From the Field: Musings on Work to Achieve the Dream

It’s convocation season! I love this time of the year. There is a comfort to the college convocation or opening day tradition and a rhythm that offers us, as educators, a chance to enjoy a second “new year.”  These events hold a contagious energy as we welcome new students and new and veteran faculty and staff “back” to campus. The feeling reminds me of the hope baseball fans hold right before Opening Day, the feeling explored by Doris Kearns Goodwin in her classic memoir, Wait Til Next Year. For full disclosure, I am a Baltimore Orioles fan (when I was 12 years old my life goal was to succeed Brooks Robinson at third base), which might make the title of my memoir Wait Til Next Decade.

Because of my role at Achieving the Dream, I am fortunate to have this unique opportunity to visit many campuses and participate in their opening days. Many of these opening days focus on launching or sustaining the student success work that colleges are engaged with through ATD. What’s interesting is that as important as these days are, we often, in the field, don’t take time to document their shapes or their intentions.

Last week I was part of the convocation at College of Southern Maryland (CSM) that was designed to launch their new work around student success in partnership with Achieving the Dream. Their president, Dr. Maureen Murphy, succinctly framed the “why” for the work in an email she sent in advance to the college community with this simple data story: Over 35 percent of Southern Marylanders are poor or working poor, as measured by the United Way’s ALICE Report. Some type of post-secondary education or training is required for a family wage, yet 30 percent of the adult population has no college degree; another 22% percent has some college, but no degree. There are good-paying, high-demand jobs in Southern Maryland that are going unfilled 80 percent of our graduates remain in Southern Maryland, yet half of our students who start in the Fall drop out by the following Fall.

President Murphy’s email set the tone for a tightly designed launch of the college’s Achieving the Dream work with a one-page framework that was easy to understand for all stakeholders: One Year, Two Questions, Three Teams. The one year is CSM’s first year in the ATD Network, labeled a year of discovery. The two questions: “Who are our students?” “What does it mean for them to be successful?” The three teams: The Core team, the Data team, and the College-Wide Data Squad. The College-Wide Data Squad is unique. It includes representatives from every college division and it will spend time learning from students to present their findings on what is called “CSM Day.”

I love this design. It’s tempting to begin this work by jumping in. By taking action. By acting on hunches. Because the work is that important. But as Hal Gregersen reminds us via Paul Drucker in his new book, Questions are the Answer, “The important and difficult job is never to find the right answers. It is to find the right question. For there are few things as useless—if not dangerous—as the right answer to the wrong question.” CSM’s decision to kick off their journey with a year of learning and discovery is critical to their future success. Some may say this purposeful pause will slow them down and that it is counter to the sense of urgency we all feel for improvement when we see the gaps in the pieces of data shared by President Murphy. But I believe the design carves out the space necessary for organizational learning, observing, and listening, skills that are underrated in this institutional transformation work.According to Gregersen, “If you want to create plans that succeed, you must tamp down the impulse to transmit and instead switch over to receiving mode for some significant portion of your time.” Questions can knock down barriers to thinking.  Pausing, according to Gregersen and borrowing from Ernest Hemingway, gives questions “the clean and well-lighted place” they need to unfold.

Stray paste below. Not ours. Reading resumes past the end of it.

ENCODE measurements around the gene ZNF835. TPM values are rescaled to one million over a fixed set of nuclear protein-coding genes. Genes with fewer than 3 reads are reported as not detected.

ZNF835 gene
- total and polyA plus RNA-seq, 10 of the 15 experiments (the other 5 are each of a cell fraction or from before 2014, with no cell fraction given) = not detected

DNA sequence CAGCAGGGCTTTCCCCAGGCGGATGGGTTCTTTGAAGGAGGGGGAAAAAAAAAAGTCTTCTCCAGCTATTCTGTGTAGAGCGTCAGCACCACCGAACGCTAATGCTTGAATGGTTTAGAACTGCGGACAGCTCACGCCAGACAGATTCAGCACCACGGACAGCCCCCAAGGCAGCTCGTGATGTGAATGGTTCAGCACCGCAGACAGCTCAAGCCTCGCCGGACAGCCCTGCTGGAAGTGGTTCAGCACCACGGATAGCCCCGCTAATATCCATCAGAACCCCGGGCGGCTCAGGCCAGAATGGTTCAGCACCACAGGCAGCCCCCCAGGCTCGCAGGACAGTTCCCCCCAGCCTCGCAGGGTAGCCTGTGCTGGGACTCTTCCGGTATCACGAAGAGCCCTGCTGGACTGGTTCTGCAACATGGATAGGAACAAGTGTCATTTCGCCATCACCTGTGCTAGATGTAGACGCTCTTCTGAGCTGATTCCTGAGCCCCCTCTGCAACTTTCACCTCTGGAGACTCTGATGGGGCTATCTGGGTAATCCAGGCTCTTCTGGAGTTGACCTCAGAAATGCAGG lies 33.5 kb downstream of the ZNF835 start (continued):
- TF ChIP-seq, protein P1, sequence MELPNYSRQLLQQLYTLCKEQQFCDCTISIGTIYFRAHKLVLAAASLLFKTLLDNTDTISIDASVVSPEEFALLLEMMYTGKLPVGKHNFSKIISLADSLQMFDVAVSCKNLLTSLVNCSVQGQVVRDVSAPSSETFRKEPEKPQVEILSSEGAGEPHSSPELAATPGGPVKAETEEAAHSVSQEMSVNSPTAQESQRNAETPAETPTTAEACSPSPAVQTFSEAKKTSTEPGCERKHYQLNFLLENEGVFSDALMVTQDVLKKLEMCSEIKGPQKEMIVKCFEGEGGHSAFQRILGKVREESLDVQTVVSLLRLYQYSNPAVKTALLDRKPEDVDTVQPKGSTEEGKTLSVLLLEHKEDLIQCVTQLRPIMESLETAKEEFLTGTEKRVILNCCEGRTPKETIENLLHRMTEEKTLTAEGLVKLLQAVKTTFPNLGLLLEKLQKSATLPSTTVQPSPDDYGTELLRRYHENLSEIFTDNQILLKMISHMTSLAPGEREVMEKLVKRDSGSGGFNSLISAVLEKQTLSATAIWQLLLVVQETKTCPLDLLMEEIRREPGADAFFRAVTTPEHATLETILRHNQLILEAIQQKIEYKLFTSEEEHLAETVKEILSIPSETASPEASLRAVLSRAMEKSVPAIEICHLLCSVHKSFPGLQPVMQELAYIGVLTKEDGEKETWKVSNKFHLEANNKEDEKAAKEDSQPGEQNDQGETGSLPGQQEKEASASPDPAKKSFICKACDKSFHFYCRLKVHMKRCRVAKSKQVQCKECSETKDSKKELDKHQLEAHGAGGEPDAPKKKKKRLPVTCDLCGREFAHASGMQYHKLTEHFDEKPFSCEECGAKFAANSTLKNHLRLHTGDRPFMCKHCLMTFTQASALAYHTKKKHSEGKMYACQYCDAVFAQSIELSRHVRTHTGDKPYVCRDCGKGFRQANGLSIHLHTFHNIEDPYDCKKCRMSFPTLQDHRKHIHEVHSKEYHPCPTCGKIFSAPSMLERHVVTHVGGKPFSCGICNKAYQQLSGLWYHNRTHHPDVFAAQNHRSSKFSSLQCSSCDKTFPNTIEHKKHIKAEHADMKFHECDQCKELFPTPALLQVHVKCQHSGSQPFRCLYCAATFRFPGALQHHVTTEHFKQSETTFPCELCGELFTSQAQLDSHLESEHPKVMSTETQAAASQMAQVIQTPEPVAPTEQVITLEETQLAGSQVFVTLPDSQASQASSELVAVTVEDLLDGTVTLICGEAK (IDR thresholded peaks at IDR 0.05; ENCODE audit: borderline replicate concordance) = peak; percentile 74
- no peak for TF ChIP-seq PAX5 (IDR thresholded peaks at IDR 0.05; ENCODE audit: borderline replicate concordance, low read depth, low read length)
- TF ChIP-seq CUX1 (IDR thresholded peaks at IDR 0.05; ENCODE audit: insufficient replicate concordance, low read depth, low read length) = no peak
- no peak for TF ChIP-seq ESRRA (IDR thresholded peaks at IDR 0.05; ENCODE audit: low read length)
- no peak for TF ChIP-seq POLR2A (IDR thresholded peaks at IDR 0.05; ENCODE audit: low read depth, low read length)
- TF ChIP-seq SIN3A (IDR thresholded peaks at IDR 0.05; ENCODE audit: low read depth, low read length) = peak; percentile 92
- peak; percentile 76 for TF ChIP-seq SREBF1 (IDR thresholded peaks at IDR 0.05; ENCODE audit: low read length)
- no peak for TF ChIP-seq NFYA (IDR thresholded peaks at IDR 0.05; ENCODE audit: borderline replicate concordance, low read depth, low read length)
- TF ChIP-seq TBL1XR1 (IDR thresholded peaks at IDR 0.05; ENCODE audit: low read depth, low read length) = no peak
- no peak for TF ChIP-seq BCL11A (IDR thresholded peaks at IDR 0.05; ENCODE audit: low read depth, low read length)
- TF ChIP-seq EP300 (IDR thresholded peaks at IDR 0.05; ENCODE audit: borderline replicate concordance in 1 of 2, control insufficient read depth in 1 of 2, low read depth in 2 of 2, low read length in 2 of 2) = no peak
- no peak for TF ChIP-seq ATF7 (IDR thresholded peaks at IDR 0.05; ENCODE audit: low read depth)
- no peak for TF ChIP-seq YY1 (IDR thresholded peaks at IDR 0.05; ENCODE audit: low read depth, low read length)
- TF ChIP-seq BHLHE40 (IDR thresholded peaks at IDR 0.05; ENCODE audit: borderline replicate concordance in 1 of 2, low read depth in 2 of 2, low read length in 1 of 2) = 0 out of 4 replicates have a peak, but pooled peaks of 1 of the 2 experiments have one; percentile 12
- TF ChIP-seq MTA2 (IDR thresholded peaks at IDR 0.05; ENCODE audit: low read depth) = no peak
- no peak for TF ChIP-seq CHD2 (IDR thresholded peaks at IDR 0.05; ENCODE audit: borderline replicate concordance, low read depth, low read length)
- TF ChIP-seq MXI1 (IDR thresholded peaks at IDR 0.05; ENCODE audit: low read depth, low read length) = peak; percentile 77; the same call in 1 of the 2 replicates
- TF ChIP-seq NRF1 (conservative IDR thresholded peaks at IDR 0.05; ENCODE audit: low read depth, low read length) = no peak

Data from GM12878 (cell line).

CSM’s two questions will lead to shaping many more cause-to-wonder questions. As I looked at CSM’s two questions and some of their data, I posed several more for them to consider. I also encouraged them to tune into qualitative data and to actively seek it out. Gregersen refers to these data as passive data, information that has “no voice or clear structure or champion or agenda.” I think about the voice of our students and our need to take things that have been part of the backdrop of our work and “pull them to the forefront of your mind for a time” as Gregersen suggests. CSM is a college with strong fundamentals. They thrive on keeping things simple and aligned. Their work around student success will support the achievement of their strategic plan goals: 1) improve progress and completion, 2) support regional workforce needs, and 3) function as one regional college.

The One Year. Two Questions. Three Teams. framework will position them to learn more about the “why” behind their self-identified barrier to success in this work. They say, in their application to become part of the ATD Network, “We pilot things well. We struggle with bringing things to scale.” By taking a powerful and purposeful pause in this year of discovery, I am certain the college community will ask enough questions to understand why the current design of the CSM student experience is not optimal for all their students.


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